If you were among the 12.6 million viewers who tuned in for the Nov. 1 episode of CBS's "The Big Bang Theory," you may have noticed a brief commercial that aired at about the midway point in the episode. Featuring a determined-looking middle-aged woman who hops out of a cab that's been stymied by afternoon Brooklyn traffic, the 15-second spot is for Eli Lilly's new cancer drug, Verzenio.
Within the context of the episode's rapid-fire jokes about Amish barn-raisings, toddlers wearing soiled diapers on their heads and the perils of academic grant allocations, the Verzenio ad is somewhat jarring. "Metastatic breast cancer is trying to stop mebut not today," the actress intones as she rushes to collect her granddaughter from school. The short spot ends with a call to action, prompting interested viewers to seek out additional information about the drug at TreatMBC.com, which redirects to Lilly's Verzenio page.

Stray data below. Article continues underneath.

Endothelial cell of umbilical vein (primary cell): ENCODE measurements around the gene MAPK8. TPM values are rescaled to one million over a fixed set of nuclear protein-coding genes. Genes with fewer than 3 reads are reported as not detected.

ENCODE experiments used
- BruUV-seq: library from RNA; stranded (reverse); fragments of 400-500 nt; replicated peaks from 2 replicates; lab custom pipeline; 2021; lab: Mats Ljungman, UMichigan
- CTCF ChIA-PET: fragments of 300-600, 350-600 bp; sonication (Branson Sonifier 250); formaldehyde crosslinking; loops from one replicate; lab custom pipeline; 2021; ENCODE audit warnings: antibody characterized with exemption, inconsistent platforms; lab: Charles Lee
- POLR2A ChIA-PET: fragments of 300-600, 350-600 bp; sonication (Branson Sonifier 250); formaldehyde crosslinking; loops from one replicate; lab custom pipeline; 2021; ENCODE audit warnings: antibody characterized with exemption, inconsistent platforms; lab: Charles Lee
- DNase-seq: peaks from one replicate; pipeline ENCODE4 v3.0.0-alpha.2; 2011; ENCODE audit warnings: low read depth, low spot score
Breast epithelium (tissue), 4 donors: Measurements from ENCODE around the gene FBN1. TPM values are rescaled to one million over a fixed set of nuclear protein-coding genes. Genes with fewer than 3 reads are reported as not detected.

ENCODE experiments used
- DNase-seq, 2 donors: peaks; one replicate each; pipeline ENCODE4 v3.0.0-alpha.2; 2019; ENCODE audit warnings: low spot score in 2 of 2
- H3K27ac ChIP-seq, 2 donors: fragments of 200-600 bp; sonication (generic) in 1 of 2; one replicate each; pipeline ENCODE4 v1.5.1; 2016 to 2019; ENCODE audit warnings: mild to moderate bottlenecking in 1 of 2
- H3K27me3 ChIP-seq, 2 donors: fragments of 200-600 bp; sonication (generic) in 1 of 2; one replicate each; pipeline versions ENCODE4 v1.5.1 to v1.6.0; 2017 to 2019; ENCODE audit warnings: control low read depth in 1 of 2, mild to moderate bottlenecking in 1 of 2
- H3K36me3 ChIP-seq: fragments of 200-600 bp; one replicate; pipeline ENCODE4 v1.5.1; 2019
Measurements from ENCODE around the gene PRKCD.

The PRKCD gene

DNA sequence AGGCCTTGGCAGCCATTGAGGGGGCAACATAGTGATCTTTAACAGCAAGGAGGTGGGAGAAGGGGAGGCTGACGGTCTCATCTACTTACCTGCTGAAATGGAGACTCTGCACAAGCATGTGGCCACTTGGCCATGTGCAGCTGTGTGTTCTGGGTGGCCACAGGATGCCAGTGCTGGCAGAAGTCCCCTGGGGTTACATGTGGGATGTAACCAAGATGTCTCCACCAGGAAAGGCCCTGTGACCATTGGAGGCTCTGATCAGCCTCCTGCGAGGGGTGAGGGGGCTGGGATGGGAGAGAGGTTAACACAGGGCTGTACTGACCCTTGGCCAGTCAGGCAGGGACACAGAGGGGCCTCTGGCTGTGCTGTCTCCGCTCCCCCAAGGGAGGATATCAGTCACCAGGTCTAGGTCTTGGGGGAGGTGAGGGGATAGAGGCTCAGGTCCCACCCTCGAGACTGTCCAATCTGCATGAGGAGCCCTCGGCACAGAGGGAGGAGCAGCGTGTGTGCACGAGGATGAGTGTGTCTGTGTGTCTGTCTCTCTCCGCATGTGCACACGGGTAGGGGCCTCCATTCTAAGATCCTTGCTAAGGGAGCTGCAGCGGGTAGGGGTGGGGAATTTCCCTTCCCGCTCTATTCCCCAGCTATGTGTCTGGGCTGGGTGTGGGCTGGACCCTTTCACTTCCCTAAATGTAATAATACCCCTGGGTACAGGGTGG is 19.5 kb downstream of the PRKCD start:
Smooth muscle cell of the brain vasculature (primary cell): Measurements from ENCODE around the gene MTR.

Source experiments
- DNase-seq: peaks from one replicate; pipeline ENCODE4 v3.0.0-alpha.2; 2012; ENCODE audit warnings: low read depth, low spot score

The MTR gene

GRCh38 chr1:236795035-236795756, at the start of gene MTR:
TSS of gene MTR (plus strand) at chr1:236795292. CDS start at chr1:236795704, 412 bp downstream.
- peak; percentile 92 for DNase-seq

If an ad touting a compound designed to treat advanced-stage breast cancer seems somewhat out of place amid the quips and groaners supplied by "The Big Bang Theory," Verzenio is hardly an outlier. Among the pharmaceutical products that have bought time this season in TV's most-watched comedy are the rheumatoid arthritis drugs Enbrel and Xeljanz; Lyrica, a remedy prescribed for the treatment of neuropathy; and Trulicity, a once-weekly dose designed to combat type 2 diabetes.